New athletic director sets sights on the future
Published: Monday, October 1, 2012
Updated: Monday, October 1, 2012 23:10
The Rick Costello era for PUC athletics began on Sept. 17. Costello brings to PUC years of experience as a college sports administrator, including stints in several NCAA Division 1 programs.
Coming from the top tier of college athletics to an NAIA school might raise a few eyebrows to the casual sports fan. Costello, however, is looking further down the road, to what PUC could be in the future.
Costello pointed to Chancellor Thomas Keon’s hometown university initiative as a big factor that attracted him to PUC.
“[Keon’s] vision for the university and for athletics is amazing,” Costello said. “It sounds like a great way to brand the university, reach out to Northwest Indiana and let them know about the outstanding programs on campus. I hope athletics can be an integral part of that.”
There are two main steps PUC looks atin raising the profile of PUC athletics. The first is to hire coaches for the spring sports of men’s baseball and women’s softball. Currently, the plan is to sign coaches by January, so they can have time to recruit players and field teams by Spring 2014.
“We’re going to open that up to national search, find the best candidates,” Costello said. “It’s a great opportunity to come in and build a baseball program from the ground floor. I think we’ll have a lot of interest, both in coaches and students.”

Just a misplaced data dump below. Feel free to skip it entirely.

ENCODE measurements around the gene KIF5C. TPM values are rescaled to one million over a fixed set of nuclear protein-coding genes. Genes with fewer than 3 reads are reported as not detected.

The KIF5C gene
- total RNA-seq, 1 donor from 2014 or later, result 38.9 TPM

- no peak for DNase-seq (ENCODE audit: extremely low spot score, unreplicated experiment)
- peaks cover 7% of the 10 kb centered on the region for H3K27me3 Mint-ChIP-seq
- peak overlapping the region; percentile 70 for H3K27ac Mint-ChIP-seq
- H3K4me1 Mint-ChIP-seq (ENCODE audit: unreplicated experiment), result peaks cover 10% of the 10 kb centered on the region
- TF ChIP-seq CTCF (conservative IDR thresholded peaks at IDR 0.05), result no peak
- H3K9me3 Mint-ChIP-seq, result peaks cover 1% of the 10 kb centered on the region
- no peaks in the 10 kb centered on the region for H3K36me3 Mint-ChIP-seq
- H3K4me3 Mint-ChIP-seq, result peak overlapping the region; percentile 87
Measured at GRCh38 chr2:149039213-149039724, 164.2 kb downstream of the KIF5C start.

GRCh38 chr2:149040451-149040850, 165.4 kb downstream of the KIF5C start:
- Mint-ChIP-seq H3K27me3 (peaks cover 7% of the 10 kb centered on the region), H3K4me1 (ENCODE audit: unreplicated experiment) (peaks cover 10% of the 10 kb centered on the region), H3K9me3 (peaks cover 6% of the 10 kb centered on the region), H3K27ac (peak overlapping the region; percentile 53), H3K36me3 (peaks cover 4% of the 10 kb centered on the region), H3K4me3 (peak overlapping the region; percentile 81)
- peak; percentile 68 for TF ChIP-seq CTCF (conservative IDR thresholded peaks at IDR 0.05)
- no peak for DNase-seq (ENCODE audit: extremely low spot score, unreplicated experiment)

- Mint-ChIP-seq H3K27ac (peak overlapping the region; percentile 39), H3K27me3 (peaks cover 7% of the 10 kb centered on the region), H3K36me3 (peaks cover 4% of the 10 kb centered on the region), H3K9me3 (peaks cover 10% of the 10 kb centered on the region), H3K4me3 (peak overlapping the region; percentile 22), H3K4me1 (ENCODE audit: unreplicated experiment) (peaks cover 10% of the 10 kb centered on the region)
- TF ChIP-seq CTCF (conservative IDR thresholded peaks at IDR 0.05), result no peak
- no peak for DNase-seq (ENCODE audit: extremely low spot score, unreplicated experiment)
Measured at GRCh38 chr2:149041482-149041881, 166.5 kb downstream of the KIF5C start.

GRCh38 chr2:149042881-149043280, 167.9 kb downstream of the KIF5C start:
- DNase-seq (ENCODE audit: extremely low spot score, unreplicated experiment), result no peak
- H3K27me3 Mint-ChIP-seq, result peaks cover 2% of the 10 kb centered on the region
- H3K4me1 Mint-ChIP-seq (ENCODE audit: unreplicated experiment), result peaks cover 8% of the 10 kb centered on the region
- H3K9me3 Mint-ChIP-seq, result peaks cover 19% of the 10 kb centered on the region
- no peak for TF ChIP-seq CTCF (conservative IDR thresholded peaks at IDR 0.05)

The second is the raising of funds, specifically to fund the Dowling Park project. This is where Costello sees his expertise.
As the Director of Athletics at University of Wisconsin-Milwaukee, Costello secured the largest major gift and largest corporate sponsorship in the school’s history. He also saw the men’s basketball team’s season ticket sales increase by 80 percent.
Despite coming from a Division 1 program to a program not even in the NCAA, Costello shrugged off the idea that PUC will face greater difficulty raising funds.
“The key to any university is resources,” he said. “It’s a simple concept. Ticket sales, corporate sponsorship and fundraising.”
“The key is to get out to the community and raise our resources, and I’m not afraid to go out there and ask.”
Costello also hopes to raise PUC’s profile among students and the surrounding community. He related some experiences putting on contests and gimmicks during games at UWM as a possible way to increase fan interest.
“It’s about getting [fans] excited about what they’re doing,” he said.
Costello admits that raising PUC’s profile will take time, but says he is ready to take the task of building such a program head on.
“I’m excited about the challenge,” he said. “You wouldn’t do these jobs if you weren’t excited about building [the program] up.”